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Vaccine: FG Reviews Draft Policy On Local Manufacturing

The Federal Government has taken steps to expedite local vaccine manufacturing and halt its importation by reviewing and validating the draft national plan for vaccine research and development in the country.

The plan, which was developed in 2021, is the first of its kind in Africa and highlights the roles of relevant stakeholders in the vaccine landscape.

This was the fallout of a meeting organised by the National Institute for Pharmaceutical Research and Development (NIPRD) in Abuja, weekend.

Speaking at the review and validation meeting, the Minister of State for Health and Social Welfare, Dr. Tunji Alausa, disclosed that the efforts of the Federal Government over the years to commence local vaccines production was already yielding the expected results.

Represented by Dr. David Atuwo, the minister noted that the review and validation meeting was timely because it provided critical stakeholders and policymakers the opportunity to address critical healthcare issues, as well as enhance entry of the pharmaceutical sector into the larger African market.

The review and validation of the draft roadmap, the minister stressed, would fast-track the achievement of the vaccine policy objectives of the federal government.

“With this initiative, I am confident that the government prioritization as regards local vaccine production will begin to yield the desired result within the shortest possible time, and the reliance on importation of this important public health tool will be drastically reduced.

“The Federal Ministry of Health and Social Welfare will continue to provide the necessary oversight and work with NIPRD, partners and stakeholders at the various levels to ensure that the desired results of sustainable vaccine R&D and local production in Nigeria are achieved,” he said.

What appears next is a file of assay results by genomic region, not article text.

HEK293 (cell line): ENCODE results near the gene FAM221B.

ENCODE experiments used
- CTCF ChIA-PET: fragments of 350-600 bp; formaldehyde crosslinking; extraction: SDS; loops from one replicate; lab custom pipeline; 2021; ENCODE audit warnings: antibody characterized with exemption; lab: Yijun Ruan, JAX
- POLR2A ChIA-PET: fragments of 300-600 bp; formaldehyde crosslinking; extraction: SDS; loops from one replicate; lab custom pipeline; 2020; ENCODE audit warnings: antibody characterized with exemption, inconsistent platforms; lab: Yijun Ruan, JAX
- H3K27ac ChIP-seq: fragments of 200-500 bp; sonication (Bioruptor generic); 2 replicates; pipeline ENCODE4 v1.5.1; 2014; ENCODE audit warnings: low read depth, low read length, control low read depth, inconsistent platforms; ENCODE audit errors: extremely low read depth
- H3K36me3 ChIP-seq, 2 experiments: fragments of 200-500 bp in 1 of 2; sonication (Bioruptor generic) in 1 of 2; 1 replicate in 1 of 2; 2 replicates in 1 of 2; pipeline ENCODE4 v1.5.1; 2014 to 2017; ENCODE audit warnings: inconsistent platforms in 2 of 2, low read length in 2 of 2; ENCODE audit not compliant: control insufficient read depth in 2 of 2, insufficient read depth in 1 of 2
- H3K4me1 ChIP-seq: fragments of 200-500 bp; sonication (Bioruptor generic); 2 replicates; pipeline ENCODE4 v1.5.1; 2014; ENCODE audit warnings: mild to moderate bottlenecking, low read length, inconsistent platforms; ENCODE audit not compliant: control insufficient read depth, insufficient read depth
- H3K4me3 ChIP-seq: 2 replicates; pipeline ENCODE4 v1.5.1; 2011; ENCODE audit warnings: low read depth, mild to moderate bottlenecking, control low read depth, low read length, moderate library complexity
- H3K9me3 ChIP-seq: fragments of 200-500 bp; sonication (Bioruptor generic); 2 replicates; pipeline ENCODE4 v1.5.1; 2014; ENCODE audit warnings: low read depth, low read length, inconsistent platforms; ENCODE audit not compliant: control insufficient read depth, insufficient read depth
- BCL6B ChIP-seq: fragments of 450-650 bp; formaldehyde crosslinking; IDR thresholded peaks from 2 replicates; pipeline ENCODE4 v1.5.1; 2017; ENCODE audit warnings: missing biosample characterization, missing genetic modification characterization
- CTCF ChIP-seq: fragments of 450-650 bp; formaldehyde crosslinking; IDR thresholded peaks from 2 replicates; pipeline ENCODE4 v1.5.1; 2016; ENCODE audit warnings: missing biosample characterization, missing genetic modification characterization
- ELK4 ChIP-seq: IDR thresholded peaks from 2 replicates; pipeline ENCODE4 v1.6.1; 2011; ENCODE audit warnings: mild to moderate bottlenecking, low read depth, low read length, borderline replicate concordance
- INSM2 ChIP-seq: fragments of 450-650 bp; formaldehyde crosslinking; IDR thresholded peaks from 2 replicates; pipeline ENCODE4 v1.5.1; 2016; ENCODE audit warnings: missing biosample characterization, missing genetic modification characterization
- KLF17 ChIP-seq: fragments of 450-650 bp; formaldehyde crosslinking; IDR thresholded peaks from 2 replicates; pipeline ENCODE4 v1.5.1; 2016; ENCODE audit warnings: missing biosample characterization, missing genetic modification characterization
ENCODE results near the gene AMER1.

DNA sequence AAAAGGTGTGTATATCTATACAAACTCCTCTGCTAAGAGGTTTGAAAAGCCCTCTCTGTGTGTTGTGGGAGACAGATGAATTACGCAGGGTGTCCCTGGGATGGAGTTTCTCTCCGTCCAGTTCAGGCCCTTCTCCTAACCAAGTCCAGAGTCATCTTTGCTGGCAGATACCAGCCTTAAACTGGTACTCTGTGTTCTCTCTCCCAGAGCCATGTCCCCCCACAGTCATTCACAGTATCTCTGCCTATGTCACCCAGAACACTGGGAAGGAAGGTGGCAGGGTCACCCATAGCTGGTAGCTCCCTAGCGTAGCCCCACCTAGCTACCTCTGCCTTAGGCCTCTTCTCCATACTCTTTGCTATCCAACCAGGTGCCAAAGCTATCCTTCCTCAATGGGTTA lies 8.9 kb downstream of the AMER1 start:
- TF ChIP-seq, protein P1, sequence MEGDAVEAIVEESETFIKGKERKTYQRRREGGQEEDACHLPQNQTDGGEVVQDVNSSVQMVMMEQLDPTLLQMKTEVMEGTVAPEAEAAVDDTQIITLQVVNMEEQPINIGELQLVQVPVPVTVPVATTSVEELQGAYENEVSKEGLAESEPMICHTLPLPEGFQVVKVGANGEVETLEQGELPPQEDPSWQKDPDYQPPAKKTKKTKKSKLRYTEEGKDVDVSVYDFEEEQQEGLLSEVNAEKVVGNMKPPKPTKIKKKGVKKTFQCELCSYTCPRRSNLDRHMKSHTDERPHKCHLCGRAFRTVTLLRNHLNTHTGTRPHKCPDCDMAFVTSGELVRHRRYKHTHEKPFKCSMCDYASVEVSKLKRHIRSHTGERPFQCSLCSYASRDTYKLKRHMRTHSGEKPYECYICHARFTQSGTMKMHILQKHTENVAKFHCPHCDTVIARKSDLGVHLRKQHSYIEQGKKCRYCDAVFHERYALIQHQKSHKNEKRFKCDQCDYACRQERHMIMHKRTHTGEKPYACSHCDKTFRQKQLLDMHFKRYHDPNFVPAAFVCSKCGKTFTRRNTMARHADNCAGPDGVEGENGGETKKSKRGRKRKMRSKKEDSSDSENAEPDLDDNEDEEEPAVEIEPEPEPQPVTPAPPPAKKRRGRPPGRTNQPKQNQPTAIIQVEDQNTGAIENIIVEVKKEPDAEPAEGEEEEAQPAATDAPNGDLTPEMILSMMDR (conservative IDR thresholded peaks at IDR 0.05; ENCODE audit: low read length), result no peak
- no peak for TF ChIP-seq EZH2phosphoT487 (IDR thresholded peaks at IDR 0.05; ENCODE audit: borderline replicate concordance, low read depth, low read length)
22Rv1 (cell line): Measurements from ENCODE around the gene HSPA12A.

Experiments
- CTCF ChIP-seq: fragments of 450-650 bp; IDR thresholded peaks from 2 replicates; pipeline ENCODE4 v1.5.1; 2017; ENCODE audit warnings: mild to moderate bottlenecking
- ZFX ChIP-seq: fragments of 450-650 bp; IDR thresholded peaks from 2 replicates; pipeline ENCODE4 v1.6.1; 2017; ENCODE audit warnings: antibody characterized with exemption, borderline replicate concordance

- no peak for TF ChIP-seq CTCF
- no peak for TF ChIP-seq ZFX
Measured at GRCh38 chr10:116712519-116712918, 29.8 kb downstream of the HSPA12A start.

Speaking on the government’s level of preparation to kick-start local vaccine manufacturing, the minister said: “Despite the various challenges militating against local production of vaccines, I want to state that appreciable progress has been achieved in these past few years.:

“Nigeria has recently attained Maturity Level Three (ML3) for regulatory oversight and this includes the area of vaccines. With this and other ongoing reforms in the health sector, vaccines produced as a result of this process will not only satisfy national needs, but will also be available for international procurement.

“Whilst the government is taking steps to provide the needed infrastructure requisite for the implementation of local vaccines’ production, it is commendable that NIPRD, in line with its mandate, continues to set the pace for responsive innovation in this area.

“This high-level meeting is intended to bring together relevant stakeholders in order to synthesize ideas and solutions for a robust and contextual base plan to achieve sustainable local manufacturing of vaccines in Nigeria.

“This approach will provide a strong foundation that is underpinned by empirical evidence. The adoption of this bottom-up strategy in developing this plan ensures that innovative ideas embedded in this framework are designed to stimulate local vaccines R&D and vaccines production in Nigeria.”

In his remarks, the Director General of NIPRD, Dr. Obi Adigwe, explained that the meeting was the first step to unlocking the health value chain plan which would not only save lives but also address critical socio-economic indices, such as job creation, capacity building, revenue generation and technology transfer.

Dr Adigwe, however, stressed that Africa no more cherished what he described as tokenistic interventions such as fill-finish products.

“Africa no longer has an interest in tokenistic interventions such as fill-finish products, but has become interested in building dependable, equitable, and veracious partnerships that will enable the Continent to undertake full R&D for the production of vaccines.”